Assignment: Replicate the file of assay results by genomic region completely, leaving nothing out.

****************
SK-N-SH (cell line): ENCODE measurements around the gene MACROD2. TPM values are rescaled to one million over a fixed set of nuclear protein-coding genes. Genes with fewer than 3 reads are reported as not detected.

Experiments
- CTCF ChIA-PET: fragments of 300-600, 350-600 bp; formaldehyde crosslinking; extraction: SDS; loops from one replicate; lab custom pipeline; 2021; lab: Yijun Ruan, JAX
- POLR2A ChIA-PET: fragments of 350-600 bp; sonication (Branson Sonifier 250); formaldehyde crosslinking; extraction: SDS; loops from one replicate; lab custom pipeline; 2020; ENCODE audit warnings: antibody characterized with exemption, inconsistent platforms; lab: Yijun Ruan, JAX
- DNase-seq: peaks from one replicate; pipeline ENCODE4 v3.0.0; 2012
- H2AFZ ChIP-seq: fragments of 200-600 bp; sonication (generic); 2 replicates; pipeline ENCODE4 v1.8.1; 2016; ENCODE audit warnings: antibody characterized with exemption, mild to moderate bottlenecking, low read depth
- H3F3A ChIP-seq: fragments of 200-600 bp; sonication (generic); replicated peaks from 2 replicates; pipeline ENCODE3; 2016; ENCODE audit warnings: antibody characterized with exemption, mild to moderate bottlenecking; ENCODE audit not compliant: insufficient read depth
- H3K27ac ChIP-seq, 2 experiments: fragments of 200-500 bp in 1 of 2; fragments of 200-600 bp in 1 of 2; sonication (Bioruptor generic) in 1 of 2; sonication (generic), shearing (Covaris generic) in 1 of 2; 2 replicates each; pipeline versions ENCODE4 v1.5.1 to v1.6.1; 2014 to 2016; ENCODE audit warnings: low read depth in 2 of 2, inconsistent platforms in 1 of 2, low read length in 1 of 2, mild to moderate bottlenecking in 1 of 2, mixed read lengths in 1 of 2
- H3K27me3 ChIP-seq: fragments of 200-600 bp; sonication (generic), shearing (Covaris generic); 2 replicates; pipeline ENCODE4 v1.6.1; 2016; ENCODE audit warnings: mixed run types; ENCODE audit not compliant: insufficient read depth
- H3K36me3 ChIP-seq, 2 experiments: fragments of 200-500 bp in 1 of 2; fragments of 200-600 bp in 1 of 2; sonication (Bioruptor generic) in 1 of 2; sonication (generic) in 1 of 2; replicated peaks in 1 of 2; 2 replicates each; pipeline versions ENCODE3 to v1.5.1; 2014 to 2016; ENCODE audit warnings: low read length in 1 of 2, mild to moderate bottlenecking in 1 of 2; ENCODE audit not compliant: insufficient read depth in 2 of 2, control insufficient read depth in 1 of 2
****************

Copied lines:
SK-N-SH (cell line): ENCODE measurements around the gene MACROD2. TPM values are rescaled to one million over a fixed set of nuclear protein-coding genes. Genes with fewer than 3 reads are reported as not detected.

Experiments
- CTCF ChIA-PET: fragments of 300-600, 350-600 bp; formaldehyde crosslinking; extraction: SDS; loops from one replicate; lab custom pipeline; 2021; lab: Yijun Ruan, JAX
- POLR2A ChIA-PET: fragments of 350-600 bp; sonication (Branson Sonifier 250); formaldehyde crosslinking; extraction: SDS; loops from one replicate; lab custom pipeline; 2020; ENCODE audit warnings: antibody characterized with exemption, inconsistent platforms; lab: Yijun Ruan, JAX
- DNase-seq: peaks from one replicate; pipeline ENCODE4 v3.0.0; 2012
- H2AFZ ChIP-seq: fragments of 200-600 bp; sonication (generic); 2 replicates; pipeline ENCODE4 v1.8.1; 2016; ENCODE audit warnings: antibody characterized with exemption, mild to moderate bottlenecking, low read depth
- H3F3A ChIP-seq: fragments of 200-600 bp; sonication (generic); replicated peaks from 2 replicates; pipeline ENCODE3; 2016; ENCODE audit warnings: antibody characterized with exemption, mild to moderate bottlenecking; ENCODE audit not compliant: insufficient read depth
- H3K27ac ChIP-seq, 2 experiments: fragments of 200-500 bp in 1 of 2; fragments of 200-600 bp in 1 of 2; sonication (Bioruptor generic) in 1 of 2; sonication (generic), shearing (Covaris generic) in 1 of 2; 2 replicates each; pipeline versions ENCODE4 v1.5.1 to v1.6.1; 2014 to 2016; ENCODE audit warnings: low read depth in 2 of 2, inconsistent platforms in 1 of 2, low read length in 1 of 2, mild to moderate bottlenecking in 1 of 2, mixed read lengths in 1 of 2
- H3K27me3 ChIP-seq: fragments of 200-600 bp; sonication (generic), shearing (Covaris generic); 2 replicates; pipeline ENCODE4 v1.6.1; 2016; ENCODE audit warnings: mixed run types; ENCODE audit not compliant: insufficient read depth
- H3K36me3 ChIP-seq, 2 experiments: fragments of 200-500 bp in 1 of 2; fragments of 200-600 bp in 1 of 2; sonication (Bioruptor generic) in 1 of 2; sonication (generic) in 1 of 2; replicated peaks in 1 of 2; 2 replicates each; pipeline versions ENCODE3 to v1.5.1; 2014 to 2016; ENCODE audit warnings: low read length in 1 of 2, mild to moderate bottlenecking in 1 of 2; ENCODE audit not compliant: insufficient read depth in 2 of 2, control insufficient read depth in 1 of 2